The Den Mothers husband had access to a band saw and he cut out all the kids cars to the profile they drew on the block of wood. After that, we used sandpaper, a points file and the drill. I bought the Pinewood derby car kit, a can of paint, some lead fishing weights, the graphite and sandpaper. The first year, we sanded the car to the profile of a Ford GT40 (my choice), drilled holes in the back about where the tail lights would be, filled them with lead until the kitchen scale said 5 oz and painted the body.

I did the things listed in my previous post. I forgot to mention that I not only rubbed the pencil lead all over the axles, but on the surfaces of the wheels that touch the body and the axle heads. We also rubbed it on the inside edge of the outer circumference of the wheels in case they contacted the center channel that was used to guide the cars down the track. The pencil lead actually qualifies as graphite and you don’t really need the powder. We used it anyway but I really suspect the car might have been faster without it, but we used very little.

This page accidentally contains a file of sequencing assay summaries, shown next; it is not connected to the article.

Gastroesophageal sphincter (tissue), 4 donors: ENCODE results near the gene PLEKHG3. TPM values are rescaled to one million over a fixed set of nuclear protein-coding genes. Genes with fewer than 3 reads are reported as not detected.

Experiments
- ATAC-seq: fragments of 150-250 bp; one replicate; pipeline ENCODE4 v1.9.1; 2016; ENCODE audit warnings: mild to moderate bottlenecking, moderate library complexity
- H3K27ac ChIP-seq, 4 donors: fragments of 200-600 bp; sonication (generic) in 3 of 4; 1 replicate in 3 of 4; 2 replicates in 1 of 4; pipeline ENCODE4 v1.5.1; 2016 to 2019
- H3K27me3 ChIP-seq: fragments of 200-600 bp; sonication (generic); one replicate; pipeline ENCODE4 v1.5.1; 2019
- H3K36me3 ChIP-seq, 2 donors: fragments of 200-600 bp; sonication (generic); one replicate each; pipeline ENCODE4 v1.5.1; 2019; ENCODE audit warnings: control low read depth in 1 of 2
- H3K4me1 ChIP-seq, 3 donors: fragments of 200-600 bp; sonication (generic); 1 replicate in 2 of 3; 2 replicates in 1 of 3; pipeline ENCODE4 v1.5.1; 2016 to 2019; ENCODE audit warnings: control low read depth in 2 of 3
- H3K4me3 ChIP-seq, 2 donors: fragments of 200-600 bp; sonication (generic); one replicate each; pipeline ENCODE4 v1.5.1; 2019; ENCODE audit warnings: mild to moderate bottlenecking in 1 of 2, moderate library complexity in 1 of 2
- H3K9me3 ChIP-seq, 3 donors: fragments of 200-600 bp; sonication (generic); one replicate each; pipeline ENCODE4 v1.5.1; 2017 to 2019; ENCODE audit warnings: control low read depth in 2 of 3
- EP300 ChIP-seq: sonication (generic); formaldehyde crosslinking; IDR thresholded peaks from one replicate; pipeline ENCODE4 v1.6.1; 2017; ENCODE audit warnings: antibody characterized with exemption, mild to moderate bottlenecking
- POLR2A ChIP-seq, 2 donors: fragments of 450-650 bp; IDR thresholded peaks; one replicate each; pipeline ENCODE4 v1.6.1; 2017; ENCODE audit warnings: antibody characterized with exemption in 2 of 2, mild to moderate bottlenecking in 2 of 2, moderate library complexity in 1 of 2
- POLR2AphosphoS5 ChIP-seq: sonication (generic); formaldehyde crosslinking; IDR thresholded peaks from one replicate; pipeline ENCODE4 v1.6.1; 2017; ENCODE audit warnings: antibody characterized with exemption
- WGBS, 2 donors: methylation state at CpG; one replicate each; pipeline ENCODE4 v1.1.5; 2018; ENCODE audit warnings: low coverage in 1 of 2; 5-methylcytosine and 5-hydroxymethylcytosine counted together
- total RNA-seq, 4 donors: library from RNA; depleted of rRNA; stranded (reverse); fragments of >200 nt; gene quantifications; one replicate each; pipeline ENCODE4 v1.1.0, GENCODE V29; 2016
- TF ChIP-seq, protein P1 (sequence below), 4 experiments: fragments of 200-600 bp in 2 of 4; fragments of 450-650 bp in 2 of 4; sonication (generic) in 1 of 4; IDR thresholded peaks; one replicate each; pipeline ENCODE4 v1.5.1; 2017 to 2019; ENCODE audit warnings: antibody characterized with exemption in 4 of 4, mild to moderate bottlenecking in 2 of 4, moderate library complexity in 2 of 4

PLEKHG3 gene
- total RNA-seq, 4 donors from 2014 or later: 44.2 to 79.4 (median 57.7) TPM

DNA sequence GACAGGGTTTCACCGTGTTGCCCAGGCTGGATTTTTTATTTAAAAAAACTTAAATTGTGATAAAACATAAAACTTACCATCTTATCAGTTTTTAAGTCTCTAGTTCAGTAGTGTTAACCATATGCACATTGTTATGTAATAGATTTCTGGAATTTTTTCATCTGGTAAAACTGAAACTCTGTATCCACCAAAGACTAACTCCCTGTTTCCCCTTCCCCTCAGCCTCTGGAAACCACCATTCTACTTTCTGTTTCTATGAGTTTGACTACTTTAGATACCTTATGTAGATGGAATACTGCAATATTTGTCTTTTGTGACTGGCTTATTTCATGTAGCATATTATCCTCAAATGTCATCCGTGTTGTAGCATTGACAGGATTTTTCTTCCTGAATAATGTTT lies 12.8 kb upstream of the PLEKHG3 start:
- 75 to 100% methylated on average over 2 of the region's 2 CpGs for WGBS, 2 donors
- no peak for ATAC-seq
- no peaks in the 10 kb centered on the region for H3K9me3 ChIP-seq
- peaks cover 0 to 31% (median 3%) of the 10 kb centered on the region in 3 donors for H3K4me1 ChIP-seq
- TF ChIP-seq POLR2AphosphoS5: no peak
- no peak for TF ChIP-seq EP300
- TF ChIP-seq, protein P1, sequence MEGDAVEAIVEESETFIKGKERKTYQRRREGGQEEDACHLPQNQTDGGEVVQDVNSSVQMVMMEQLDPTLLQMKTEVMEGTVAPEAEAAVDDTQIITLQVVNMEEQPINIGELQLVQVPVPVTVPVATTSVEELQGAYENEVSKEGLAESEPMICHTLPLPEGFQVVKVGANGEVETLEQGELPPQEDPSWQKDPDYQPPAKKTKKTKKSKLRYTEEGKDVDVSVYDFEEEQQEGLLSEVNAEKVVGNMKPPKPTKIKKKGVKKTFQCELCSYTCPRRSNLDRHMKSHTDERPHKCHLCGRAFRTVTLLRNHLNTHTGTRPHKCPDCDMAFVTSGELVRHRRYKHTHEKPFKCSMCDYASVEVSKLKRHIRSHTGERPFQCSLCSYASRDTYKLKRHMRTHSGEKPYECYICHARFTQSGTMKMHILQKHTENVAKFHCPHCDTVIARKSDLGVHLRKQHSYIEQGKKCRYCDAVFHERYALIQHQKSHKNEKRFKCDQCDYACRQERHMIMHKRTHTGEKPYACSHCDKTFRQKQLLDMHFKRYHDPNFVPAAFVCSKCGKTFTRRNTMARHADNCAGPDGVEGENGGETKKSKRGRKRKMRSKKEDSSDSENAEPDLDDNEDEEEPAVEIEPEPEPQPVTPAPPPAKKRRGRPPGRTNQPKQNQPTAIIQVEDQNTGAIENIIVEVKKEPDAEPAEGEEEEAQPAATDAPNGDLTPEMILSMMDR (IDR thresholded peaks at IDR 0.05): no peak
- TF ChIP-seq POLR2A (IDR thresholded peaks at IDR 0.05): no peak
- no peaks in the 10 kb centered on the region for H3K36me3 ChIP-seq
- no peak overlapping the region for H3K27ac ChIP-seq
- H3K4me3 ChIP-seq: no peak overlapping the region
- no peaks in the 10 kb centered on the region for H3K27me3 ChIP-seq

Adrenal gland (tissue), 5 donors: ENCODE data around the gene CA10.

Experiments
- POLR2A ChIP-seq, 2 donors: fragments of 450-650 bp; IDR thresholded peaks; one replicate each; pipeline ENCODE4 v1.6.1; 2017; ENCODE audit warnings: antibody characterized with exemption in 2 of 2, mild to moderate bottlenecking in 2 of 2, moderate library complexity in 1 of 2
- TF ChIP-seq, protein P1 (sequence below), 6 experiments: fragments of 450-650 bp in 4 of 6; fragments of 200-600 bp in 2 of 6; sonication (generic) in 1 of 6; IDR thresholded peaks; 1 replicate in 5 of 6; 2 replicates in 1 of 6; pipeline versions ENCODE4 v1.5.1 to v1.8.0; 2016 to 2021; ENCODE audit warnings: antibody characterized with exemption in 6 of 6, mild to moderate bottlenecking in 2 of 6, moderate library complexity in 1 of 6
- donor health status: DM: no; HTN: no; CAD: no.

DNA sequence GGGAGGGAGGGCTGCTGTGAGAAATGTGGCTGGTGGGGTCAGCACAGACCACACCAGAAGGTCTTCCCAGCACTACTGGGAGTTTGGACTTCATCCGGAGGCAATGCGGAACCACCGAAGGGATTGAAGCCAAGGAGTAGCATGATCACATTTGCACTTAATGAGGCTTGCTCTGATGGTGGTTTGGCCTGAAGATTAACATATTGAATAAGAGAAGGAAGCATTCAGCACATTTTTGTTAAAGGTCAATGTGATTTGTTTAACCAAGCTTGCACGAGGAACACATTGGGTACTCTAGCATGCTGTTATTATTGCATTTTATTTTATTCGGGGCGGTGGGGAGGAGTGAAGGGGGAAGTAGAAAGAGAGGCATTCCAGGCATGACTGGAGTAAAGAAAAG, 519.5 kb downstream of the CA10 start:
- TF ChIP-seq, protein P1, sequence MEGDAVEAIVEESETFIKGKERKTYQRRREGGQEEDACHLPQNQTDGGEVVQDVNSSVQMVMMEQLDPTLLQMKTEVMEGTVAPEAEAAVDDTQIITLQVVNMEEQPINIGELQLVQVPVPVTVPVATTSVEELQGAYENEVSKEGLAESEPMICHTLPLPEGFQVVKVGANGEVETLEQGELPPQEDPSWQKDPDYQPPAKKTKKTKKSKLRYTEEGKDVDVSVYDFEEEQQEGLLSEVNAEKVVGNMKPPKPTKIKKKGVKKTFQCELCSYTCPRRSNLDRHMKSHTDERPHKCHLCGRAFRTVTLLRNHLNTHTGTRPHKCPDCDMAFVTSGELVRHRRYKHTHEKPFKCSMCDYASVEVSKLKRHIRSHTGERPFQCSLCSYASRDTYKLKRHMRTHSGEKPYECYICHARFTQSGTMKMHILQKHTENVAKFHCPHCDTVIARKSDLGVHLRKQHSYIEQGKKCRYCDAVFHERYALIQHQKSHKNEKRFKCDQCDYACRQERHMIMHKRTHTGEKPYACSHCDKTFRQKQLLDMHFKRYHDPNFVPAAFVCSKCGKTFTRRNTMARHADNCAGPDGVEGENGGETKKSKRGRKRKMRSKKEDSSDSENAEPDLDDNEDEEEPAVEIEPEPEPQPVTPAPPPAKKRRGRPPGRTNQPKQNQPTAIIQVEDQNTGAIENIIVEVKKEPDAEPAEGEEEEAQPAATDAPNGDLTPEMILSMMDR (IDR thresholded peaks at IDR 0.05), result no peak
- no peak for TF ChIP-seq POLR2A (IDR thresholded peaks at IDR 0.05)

Since the track is made from plywood and has a rough surface, we left the bottoms (tread) of the wheels flat so they wouldn’t get caught up in the surface irregularities. My wife took it to the post office and got it weighed to make sure we weren’t overweight.

There were plenty of Fathers who had access to machine shops and professional help, but they all lost, my Son’s car beat every competitor by at least two feet.

The next year, my son used the profile of a Trans Am, he was a fan of the show Knight Rider. I was out to sea at the time so he did everything himself just the way we did the year before, and again, there was no one even close. It got ugly that year, wish I’d have been there but one or more of the other kids father’s tried every trick in the rule book to get his car disqualified, but it passed every test.

It doesn’t take much to make a fast pinewood derby car. Just avoid the mistakes that the other guys make. A lot of good tips for building your pinewood derby car are at

Shotgun Shot…an EZ way to get right up to…but not over the weight limit.

Won the pack races with that method.